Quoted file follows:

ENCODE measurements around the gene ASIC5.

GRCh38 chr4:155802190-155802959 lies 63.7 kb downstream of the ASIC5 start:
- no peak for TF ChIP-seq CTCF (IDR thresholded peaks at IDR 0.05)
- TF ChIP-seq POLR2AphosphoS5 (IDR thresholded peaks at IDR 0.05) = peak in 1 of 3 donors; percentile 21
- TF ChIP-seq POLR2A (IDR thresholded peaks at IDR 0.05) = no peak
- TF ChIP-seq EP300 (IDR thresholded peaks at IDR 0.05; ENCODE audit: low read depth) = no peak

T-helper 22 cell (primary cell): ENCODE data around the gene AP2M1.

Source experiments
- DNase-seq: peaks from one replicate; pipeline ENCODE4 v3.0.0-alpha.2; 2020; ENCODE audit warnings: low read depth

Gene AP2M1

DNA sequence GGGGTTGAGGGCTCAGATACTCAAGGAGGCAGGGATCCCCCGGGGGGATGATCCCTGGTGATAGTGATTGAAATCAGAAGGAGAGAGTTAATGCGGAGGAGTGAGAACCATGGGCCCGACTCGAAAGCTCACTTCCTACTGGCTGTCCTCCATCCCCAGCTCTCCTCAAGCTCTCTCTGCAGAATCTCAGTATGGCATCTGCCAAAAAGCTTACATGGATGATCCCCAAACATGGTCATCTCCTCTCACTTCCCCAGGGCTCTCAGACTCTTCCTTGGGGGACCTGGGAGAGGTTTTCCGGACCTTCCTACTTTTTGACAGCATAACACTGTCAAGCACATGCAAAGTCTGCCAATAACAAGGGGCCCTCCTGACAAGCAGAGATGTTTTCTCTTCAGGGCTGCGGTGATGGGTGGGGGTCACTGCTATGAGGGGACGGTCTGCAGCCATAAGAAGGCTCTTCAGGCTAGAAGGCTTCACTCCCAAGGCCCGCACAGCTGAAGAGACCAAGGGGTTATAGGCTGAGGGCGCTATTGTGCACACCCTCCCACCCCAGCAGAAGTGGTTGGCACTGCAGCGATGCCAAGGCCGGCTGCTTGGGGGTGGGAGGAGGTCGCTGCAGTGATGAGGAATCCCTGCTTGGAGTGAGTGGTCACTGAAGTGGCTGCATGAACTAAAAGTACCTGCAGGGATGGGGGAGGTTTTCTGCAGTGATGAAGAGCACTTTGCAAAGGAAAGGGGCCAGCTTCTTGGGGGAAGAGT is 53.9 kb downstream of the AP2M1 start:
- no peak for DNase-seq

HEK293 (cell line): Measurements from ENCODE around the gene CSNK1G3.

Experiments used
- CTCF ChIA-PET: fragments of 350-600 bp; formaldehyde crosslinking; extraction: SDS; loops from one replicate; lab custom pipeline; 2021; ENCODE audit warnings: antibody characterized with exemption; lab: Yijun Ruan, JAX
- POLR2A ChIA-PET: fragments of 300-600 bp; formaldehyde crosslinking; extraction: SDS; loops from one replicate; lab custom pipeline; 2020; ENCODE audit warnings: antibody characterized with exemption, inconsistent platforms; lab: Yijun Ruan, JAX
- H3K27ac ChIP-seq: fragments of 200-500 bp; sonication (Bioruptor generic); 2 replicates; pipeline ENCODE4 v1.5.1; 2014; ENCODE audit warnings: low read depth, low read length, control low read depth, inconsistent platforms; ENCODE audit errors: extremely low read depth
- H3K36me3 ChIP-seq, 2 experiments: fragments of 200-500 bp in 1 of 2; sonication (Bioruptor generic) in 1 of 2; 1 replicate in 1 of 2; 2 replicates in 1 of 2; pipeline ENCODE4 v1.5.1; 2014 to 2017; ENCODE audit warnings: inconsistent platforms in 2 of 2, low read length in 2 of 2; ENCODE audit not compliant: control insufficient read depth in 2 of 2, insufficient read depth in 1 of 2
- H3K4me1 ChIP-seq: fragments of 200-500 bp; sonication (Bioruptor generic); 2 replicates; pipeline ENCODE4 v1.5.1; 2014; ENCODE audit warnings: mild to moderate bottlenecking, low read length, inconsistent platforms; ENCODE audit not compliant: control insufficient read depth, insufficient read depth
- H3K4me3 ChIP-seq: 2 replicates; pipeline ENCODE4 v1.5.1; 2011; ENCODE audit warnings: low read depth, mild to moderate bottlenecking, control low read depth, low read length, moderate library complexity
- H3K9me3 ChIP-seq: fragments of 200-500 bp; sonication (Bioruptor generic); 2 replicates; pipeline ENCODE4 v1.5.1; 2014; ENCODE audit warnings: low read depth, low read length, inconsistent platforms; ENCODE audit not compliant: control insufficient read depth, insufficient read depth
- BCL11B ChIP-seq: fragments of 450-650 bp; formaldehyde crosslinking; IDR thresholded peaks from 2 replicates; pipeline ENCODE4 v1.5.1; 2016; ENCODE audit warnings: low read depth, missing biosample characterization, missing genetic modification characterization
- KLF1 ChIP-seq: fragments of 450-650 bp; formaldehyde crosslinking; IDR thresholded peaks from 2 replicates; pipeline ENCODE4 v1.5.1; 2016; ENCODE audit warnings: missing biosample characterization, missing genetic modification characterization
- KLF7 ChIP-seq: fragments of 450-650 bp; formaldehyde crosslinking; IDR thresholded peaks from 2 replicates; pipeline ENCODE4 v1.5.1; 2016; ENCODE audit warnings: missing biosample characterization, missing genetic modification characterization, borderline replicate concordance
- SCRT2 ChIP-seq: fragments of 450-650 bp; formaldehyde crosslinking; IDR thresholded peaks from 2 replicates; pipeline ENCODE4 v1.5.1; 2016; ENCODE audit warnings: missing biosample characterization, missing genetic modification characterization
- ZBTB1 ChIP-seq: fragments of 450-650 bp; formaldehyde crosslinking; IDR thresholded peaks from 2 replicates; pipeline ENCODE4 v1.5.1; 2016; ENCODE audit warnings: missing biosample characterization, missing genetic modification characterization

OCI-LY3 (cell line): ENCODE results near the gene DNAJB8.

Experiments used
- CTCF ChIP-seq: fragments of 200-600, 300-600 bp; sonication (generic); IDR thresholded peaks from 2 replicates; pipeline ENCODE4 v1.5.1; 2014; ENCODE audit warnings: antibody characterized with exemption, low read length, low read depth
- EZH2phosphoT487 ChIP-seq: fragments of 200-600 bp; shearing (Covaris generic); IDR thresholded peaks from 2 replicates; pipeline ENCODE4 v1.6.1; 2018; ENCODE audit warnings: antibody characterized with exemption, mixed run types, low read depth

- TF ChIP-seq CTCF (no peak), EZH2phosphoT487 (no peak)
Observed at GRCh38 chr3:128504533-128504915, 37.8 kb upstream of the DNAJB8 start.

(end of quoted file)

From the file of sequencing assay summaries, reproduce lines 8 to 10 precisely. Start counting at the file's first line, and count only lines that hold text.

Source experiments
- DNase-seq: peaks from one replicate; pipeline ENCODE4 v3.0.0-alpha.2; 2020; ENCODE audit warnings: low read depth

Gene AP2M1